News flash: Federal Government proposes a paid family and domestic violence leave entitlement


Authors: Tim Lange, John Evans

Service: Employment & Labour

Paid family and domestic violence (FDV) leave will likely be included in the National Employment Standards (NES) after the new Federal Labor Government announced it will propose the inclusion of a paid leave entitlement for all employees, over and above the Fair Work Commission’s (FWC) recent decision to recommend the inclusion of a paid entitlement in Modern Awards.

Since 2018, Modern Awards have provided employees an entitlement to 5 unpaid FDV leave days. In the decision that confirmed that unpaid entitlement, the FWC foreshadowed that it would consider whether modern awards should also include a paid FDV entitlement.

On 16 May 2022, a Full Bench of the FWC handed down its decision confirming that its provisional view was that modern awards should be amended to include an entitlement to 10 paid FDV days per 12 months. The paid leave would only be available to permanent full time and part time employees. While the ACTU in its submissions sought to have a paid FDV entitlement extended to casual employees, and despite the FWC finding that those experiencing FDV are more likely to be casuals and part time employees, the FWC held that the operational difficulties in providing such an entitlement to casuals, in part because casuals do not have rostered shifts, outweighed the merits of doing so, particularly for small and medium sized businesses.

While the ACTU filed extensive evidence, ACCI, Ai Group and the Master Grocers Australia opposed the ACTU’s claim generally but did not file any evidence for the FWC to consider. That was the subject of comment from the FWC which held that a party asserting particular facts (or in this case, consequences) has the evidentiary burden of adducing and pointing to evidence in support. In the absence of any evidence, the FWC is only in a position to accept contested assertions if the assertions are “logically persuasive”.

In identifying the important role of the workplace and effects that FDV can have on employees in the workplace, the FWC findings are demonstrative of its view that FDV is an issue to be addressed, at least in part, in the workplace:

“[75] we find that FDV is ubiquitous, disproportionately affects women, has increased during the COVID-19 pandemic, and has a significant adverse effect on those who experience it as well as their families and the general community. We also find that FDV has a real and tangible impact in the workplace, and that women who experience FDV have a more disrupted work history, lower personal incomes, more frequent changes of jobs, and are more likely to be employed in casual and part-time work than women with no experience of violence. We find that FDV is both a cause and consequence of gender inequality, and we affirm the finding made in the March 2018 FDVL Decision that employees who experience FDV often face financial difficulties as a result, such as relocation costs, or becoming a sole parent, and may suffer economic harm as a result of disruption to workplace participation.”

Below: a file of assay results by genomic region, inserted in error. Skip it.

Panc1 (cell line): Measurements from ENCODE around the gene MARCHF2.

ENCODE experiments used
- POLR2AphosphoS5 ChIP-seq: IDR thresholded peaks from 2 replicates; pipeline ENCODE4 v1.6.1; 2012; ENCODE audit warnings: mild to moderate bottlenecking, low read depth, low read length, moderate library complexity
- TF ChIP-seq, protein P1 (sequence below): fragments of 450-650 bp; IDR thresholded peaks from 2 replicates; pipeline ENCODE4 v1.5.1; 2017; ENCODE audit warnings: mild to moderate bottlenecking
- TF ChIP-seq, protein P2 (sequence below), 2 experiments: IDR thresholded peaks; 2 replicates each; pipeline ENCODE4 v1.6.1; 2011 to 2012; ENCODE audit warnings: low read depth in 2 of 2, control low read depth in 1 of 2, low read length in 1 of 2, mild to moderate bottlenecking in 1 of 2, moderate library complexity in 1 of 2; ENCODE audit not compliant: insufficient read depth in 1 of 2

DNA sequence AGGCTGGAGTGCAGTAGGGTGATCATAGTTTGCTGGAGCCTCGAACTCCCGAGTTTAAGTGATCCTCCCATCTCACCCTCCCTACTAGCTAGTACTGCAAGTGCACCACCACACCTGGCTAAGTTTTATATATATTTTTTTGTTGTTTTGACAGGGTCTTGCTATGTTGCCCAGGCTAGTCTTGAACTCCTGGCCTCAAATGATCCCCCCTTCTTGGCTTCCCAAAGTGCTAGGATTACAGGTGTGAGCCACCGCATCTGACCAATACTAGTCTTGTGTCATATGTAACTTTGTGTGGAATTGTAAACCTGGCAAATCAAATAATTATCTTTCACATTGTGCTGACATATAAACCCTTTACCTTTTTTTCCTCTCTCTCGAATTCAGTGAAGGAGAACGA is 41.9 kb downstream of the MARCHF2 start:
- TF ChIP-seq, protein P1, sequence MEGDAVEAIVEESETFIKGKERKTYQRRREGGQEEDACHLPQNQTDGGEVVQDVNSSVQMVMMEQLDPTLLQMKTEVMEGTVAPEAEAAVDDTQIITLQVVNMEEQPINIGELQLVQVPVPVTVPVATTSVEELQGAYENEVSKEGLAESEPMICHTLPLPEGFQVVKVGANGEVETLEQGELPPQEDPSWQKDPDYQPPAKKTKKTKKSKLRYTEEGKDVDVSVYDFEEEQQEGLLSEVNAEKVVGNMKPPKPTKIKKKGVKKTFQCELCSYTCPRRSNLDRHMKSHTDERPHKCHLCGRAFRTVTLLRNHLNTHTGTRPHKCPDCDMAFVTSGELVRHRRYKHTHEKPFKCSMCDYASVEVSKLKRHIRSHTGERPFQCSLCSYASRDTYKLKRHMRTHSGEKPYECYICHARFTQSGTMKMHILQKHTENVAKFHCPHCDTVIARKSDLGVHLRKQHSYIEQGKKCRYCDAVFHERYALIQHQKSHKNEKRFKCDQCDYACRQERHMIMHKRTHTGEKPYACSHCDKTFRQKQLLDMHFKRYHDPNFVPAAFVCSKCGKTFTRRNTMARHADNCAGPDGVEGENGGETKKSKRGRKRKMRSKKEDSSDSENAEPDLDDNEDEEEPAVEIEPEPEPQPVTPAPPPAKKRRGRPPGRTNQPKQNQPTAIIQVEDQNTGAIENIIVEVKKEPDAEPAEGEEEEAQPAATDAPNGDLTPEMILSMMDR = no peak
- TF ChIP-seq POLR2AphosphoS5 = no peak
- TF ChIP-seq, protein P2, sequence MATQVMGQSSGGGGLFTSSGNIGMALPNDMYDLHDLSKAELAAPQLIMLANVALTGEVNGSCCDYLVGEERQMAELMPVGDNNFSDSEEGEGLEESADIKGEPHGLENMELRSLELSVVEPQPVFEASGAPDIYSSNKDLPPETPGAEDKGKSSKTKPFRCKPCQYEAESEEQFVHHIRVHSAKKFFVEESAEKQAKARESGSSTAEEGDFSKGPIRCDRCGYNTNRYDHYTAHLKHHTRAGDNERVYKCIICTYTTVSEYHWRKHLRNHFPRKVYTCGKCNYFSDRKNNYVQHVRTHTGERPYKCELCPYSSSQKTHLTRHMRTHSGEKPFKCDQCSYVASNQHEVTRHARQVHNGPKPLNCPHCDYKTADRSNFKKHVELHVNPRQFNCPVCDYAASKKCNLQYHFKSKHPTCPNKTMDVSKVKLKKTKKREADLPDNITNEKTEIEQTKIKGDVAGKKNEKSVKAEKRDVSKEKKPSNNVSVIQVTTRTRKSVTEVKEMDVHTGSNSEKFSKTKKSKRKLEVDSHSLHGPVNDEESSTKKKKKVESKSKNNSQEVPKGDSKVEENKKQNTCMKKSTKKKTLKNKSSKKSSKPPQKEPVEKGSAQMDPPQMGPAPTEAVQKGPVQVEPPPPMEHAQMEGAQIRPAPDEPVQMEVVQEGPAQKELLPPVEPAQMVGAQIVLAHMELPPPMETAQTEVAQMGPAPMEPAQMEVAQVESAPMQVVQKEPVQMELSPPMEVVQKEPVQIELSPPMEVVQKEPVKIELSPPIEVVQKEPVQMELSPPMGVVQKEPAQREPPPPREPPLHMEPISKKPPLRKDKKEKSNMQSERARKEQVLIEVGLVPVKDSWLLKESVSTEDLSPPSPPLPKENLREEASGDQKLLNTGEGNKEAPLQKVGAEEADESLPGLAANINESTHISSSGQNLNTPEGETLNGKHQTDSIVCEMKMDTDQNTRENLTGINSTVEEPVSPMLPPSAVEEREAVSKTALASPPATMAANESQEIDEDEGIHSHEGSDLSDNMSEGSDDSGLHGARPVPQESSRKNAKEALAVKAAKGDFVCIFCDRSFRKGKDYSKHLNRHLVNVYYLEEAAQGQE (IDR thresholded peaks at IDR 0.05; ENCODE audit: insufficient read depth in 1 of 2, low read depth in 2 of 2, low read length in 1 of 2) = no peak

That finding is important because the FWC can only decide to vary a modern award if it satisfied that a modern award is not achieving the modern awards objective and requires variation. The modern awards objective is to provide a fair and relevant minimum safety net of terms and conditions, taking into account various indicia such as social inclusion and living standards. Indeed, the FWC noted that many employers have started to implement policies supporting employees experiencing FDV, and the number of enterprise agreements with FDV leave provisions is increasing, indicating employers generally accept their role in addressing FDV.

In response to the FWC’s decision, the Labor Government has written to the FWC committing to introduce legislation to provide for 10 days paid FDV leave into the NES as soon as possible. The legislation is not yet available and it remains unclear whether the Government intends to extend a paid FDV leave entitlement to casual employees, which would be s step further than the FWC has been willing to go in relation to the Modern Awards.


Employers should continue to keep an eye out for when FDV paid leave is introduced into the NES and any Modern Awards, with particular attention to when the changes will take effect. In order to ensure that requests for such leave are treated in accordance with the NES or Modern Award, some employer’s may wish to review their internal policies.  If you have any questions please do not hesitate to contact a member of the Employment Relations team.